There are many types of photopolymers. Rubber stamps are made of much
softer PP than letterpress plates, so I assume there are quite a
number of different types.
I have a friend who makes rubber stamps using a liquid photopolymer
on a machine called a Merigraph. It was poured between two glass
plates in contact with a negative, then exposed top and bottom,
washed out and reexpoed. She also had a harder setting liquid that
made a couple of photopolymer plates for me in the past, though they
were somewhat less precise than the ready-to-expose materials common
---- Original Message ----
Subject: Re: [PPLetterpress] Re: Will photopolymer outlast hand-set
Date: Thu, 5 Oct 2006 12:13:52 -0400
>Is it true that photopolymer is also used in the printing of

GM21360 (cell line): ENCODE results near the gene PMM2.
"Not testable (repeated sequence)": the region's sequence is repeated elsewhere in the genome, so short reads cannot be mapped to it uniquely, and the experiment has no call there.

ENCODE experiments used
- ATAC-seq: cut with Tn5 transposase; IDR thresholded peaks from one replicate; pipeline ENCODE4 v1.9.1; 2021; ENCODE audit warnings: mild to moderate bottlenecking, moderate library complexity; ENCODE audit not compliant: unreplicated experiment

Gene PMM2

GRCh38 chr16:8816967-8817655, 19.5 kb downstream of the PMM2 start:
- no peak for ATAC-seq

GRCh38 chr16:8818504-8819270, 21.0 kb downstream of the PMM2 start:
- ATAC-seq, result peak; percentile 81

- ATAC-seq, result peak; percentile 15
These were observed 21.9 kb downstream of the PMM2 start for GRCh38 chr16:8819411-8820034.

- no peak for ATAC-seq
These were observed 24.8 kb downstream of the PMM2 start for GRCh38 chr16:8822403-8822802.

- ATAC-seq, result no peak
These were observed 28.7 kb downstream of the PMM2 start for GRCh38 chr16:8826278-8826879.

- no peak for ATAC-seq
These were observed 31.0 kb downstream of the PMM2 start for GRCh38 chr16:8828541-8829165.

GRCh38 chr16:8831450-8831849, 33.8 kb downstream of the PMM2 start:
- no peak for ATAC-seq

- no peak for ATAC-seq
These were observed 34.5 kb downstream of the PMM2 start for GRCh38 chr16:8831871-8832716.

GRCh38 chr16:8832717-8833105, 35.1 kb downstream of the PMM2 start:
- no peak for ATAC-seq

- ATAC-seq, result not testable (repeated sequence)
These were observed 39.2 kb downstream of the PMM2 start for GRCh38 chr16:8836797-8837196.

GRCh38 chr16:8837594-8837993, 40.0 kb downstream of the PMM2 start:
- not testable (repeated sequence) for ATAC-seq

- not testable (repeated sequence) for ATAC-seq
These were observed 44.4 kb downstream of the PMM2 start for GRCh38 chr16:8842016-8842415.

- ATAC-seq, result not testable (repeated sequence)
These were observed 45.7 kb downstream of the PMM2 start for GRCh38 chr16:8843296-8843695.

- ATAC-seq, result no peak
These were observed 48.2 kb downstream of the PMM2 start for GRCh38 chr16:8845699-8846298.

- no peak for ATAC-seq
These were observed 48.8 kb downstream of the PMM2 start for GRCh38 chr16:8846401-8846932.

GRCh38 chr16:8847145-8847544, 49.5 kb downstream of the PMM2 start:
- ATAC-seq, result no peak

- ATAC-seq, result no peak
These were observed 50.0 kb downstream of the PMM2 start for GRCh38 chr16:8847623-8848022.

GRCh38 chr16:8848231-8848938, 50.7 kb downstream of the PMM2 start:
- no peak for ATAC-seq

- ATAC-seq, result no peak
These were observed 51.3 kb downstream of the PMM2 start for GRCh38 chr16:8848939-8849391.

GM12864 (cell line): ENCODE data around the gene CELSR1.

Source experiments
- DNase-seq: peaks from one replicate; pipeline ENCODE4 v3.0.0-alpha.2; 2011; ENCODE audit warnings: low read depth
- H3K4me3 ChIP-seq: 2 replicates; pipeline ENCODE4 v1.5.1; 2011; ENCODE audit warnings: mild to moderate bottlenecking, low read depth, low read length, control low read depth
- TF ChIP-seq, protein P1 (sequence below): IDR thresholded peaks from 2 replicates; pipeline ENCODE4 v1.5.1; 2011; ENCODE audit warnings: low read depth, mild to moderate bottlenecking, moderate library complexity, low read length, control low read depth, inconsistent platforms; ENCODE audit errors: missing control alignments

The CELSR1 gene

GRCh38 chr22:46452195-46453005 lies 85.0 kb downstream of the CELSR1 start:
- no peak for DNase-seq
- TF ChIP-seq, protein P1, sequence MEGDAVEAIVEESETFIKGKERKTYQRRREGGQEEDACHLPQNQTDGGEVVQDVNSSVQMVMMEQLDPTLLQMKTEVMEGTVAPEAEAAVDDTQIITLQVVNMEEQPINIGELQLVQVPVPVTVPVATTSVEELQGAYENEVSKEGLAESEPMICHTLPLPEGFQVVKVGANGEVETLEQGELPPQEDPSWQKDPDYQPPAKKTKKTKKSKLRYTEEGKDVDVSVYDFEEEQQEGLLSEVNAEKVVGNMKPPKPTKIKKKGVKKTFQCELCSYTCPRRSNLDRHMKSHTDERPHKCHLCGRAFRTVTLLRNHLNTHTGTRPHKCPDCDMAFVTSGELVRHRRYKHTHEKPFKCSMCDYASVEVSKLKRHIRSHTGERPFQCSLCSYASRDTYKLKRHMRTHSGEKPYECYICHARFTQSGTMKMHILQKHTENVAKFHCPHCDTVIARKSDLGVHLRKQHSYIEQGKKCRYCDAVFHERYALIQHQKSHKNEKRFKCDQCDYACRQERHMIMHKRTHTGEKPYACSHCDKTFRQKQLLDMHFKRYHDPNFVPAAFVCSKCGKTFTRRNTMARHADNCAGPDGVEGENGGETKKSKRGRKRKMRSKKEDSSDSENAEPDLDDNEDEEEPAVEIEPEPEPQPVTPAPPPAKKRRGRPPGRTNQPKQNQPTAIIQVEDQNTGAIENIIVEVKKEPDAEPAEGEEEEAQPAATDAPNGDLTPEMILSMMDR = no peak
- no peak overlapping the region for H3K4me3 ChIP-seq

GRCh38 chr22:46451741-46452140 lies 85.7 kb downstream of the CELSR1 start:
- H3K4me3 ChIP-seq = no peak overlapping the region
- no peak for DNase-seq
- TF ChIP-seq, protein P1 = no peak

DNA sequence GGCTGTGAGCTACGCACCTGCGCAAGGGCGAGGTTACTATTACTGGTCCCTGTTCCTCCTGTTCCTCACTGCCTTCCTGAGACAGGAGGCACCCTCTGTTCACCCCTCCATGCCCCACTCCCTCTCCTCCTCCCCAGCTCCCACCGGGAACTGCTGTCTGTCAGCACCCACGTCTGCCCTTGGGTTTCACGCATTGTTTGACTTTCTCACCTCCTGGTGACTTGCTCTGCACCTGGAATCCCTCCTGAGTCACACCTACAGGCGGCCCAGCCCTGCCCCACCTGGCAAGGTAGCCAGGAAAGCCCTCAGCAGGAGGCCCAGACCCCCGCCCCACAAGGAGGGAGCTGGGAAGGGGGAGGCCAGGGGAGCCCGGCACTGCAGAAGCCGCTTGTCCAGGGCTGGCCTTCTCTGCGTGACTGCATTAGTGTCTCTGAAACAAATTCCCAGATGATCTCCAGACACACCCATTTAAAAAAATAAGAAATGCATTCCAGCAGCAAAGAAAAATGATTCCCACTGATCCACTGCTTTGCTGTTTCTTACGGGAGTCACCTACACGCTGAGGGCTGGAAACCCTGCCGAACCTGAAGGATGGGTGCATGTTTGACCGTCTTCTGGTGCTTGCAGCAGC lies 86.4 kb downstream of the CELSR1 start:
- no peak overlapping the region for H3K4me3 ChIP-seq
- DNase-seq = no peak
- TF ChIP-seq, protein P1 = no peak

>braille? We have a friend who us who has seen our plates and said
>they used the same stuff in a braille printshop he worked at for a
>time- they referred to it as PHP. Of course we're all accustomed to
>the plates creating a debossed surface, I'm curious if they slam the
>braille text so hard on one side that it pops on the other.
>On Oct 5, 2006, at 11:14 AM, Ed Inman wrote:
>> Photopolymer plates are also widely used in the manufacture of
>> rubber stamps. There is little reason to believe they will be
>> discontinued at this time.
>> -----Original Message-----
>> >From: Julie Larson <entdesign@...>
>> >My understanding is that photopolymer plates are used
>> >in flexographic printing of labels and packaging, which will
>> >probably kept them around for a long time.
>> ><featherweightpress@...> wrote:
>> >> Since I don't really know much about the use of PP
>> >> outside of studio letterpress, what do you think it's
>> >> realistic lifespan will be?
>> >> Daniel Morris
>> >> The Arm Letterpress
>> >> Brooklyn, NY
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